rockfrank: Layla, I know you are a huge Frank Zappa fan. What are your thoughts on how he would have sailed through this crazy time of pandemic, practically a state of emergency? How would he have incorporated all of it in his music, especially knowing that he had his way with the establishment and was well known for his art of spoofing and mockery?


Layla Zoe: Frank had been fighting against censorship for many years. He would have been right at the front of the line to fight against it now too in these present times, I am sure. I don’t think Frank would have only written songs or music that would have reflected these beliefs. I think he would have also sat in court as he had in the past and speak out against it in the legal sense. He knew how important it was…Censorship of any kind, not just in music, will be the death and imprisonment of us all. We must speak out against any form of censorship, and we must retain and fight for our right to free speech.


photo by: Kai Calvato

rockfrank: You’ve been living in Europe for quite some time now. How much do you miss your homeland Canada, and how often do you go back to revisit your roots?


Layla Zoe: I miss Canada all the time. I of course have adjusted to being in Europe now, and my career has blossomed thanks to the support I have received from record labels, fans and promoters in the European blues scene. I am very grateful. But of course, I think of my friends and family and fans in Canada all the time. I will return to Canada for a holiday in May after my tour ends this spring, and I cannot wait to see my family again. Due to travel restrictions and terrible government policies in Canada in the past few years, I was not able to see my family since 2020…Normally I always visited every year. So it has been far too long, and I cannot wait to see them all again and experience the beautiful nature of my county as well.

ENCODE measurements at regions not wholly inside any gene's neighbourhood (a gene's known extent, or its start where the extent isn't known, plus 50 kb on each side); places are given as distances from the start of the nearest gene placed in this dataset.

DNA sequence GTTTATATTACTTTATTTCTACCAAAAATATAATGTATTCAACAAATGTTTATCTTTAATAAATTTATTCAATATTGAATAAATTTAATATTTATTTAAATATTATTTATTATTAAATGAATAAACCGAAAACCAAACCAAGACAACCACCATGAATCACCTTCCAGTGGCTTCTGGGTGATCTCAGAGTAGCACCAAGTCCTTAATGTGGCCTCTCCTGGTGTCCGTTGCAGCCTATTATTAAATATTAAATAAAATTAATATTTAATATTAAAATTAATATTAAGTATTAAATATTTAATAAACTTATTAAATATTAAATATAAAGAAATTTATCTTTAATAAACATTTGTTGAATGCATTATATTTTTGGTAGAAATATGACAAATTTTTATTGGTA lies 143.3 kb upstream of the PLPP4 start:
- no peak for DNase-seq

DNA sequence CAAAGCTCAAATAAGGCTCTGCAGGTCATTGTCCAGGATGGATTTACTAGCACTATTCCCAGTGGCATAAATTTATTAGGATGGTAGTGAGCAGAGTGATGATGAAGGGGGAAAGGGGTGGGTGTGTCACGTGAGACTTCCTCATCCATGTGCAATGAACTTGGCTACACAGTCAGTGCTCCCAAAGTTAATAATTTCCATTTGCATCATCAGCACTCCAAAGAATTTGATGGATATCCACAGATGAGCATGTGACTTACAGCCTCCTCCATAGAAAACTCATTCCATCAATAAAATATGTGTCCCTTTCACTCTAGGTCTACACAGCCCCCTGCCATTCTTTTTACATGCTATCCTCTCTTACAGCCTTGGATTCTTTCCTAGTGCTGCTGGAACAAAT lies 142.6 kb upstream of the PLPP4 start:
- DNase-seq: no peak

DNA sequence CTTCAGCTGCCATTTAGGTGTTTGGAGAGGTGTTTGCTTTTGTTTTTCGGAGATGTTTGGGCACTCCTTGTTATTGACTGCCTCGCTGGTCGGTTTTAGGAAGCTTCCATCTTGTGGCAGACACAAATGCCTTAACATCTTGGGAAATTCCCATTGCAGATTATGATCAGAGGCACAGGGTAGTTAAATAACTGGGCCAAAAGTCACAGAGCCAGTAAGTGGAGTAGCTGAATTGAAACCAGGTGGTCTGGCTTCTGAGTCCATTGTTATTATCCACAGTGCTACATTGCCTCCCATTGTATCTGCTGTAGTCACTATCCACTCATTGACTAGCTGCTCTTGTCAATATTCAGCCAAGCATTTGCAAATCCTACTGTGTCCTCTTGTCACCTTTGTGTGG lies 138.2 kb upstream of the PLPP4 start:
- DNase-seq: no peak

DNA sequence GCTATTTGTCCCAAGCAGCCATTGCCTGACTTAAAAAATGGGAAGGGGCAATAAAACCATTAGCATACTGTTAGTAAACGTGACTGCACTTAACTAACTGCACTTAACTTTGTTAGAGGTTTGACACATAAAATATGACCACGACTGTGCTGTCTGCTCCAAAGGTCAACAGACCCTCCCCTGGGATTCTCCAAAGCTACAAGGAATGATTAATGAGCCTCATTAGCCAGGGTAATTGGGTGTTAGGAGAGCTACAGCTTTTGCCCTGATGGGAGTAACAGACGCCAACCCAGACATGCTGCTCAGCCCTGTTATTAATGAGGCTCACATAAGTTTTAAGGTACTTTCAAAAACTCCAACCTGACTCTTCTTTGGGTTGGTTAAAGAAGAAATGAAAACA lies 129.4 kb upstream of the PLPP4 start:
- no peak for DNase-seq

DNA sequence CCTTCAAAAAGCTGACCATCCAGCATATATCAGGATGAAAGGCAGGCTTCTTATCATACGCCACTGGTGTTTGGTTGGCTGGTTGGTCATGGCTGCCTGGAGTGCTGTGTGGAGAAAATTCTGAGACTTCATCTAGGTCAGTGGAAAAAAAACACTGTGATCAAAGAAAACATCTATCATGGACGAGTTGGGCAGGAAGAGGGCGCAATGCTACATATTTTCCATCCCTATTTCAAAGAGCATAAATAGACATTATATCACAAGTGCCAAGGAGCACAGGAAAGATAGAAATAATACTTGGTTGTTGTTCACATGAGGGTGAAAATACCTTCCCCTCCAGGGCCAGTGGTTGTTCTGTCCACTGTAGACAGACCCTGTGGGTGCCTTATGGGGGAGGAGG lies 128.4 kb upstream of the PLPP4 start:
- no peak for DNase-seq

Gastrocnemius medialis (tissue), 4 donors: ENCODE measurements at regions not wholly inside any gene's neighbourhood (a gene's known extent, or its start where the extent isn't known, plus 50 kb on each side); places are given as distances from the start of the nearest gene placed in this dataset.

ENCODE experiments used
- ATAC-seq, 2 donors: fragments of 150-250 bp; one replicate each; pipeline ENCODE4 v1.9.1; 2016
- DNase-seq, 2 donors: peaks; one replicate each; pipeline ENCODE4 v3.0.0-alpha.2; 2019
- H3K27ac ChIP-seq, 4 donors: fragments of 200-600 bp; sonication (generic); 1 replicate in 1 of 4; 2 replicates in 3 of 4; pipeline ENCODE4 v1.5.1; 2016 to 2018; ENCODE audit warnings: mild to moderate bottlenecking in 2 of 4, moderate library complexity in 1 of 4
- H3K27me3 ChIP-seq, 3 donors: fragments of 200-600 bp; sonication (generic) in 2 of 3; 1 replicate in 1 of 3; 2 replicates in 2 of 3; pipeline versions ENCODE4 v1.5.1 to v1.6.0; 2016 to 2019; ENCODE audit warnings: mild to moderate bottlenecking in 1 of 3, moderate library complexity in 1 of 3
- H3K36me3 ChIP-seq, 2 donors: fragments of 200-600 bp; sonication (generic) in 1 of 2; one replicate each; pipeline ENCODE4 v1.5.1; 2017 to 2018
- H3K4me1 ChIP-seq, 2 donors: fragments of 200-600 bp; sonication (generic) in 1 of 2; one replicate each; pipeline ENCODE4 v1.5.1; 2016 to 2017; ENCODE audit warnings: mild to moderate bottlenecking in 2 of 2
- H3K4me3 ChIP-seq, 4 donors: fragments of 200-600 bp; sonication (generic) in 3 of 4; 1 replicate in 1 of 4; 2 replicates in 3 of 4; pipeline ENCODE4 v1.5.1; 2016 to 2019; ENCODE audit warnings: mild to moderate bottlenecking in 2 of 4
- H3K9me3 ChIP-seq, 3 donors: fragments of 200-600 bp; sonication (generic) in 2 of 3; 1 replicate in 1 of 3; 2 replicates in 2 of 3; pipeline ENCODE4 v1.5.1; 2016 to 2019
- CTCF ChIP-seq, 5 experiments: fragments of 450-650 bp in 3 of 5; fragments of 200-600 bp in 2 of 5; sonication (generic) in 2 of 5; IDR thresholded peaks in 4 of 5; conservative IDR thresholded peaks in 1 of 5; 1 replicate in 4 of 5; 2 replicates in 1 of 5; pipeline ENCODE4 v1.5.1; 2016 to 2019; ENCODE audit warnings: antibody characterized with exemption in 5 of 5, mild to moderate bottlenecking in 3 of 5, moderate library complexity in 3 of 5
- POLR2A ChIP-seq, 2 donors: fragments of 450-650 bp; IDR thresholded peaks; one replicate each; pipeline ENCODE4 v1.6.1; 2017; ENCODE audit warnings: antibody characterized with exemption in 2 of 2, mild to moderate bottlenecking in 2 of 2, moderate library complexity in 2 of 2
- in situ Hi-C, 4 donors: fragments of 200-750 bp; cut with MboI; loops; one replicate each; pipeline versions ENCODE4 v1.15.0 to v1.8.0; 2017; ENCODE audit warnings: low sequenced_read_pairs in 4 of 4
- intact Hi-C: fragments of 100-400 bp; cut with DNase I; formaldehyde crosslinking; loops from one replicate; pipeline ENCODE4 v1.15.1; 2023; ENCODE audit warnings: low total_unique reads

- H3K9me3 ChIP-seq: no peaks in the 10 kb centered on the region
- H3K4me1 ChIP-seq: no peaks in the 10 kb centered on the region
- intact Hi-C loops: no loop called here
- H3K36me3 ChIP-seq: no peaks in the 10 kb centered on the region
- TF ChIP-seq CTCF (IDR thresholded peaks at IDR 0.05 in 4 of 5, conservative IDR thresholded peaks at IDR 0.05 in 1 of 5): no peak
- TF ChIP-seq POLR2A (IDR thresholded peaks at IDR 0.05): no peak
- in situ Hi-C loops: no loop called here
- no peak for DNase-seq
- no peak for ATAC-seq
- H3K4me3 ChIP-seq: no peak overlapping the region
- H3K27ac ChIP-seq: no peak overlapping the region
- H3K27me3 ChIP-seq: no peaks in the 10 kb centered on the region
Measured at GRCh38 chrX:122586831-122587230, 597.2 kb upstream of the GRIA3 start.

rockfrank: Your voice is being compared to greats like Beth Hart or Janis Joplin. Do you welcome such comparisons / homages as compliments or does it put you in a state of awe? By all means, after now 14 releases, in my opinion you have one of the most outstanding voices within the blues genre these days, no questions asked; and for good reason you have plenty awards to show for it.


Layla Zoe: Thank you for these kind words, it means alot to me. I love to sing and of course, I sing for myself first. But being able to touch and compel others to truly feel something through my voice and art is something I feel so grateful to God for blessing me with. I never liked comparisons, as each artist has their own flavor, style, message and sense of music. But if I am to be compared to other artists, then I surely cannot complain about being compared to such an amazing artist as Janis Joplin. Truly one of the greats. She gave us so much. I hope someday they might say that about me too…


rockfrank: Layla, thank you so much for this interview. I wish you all the best for your upcoming tour and for the foreseeable future.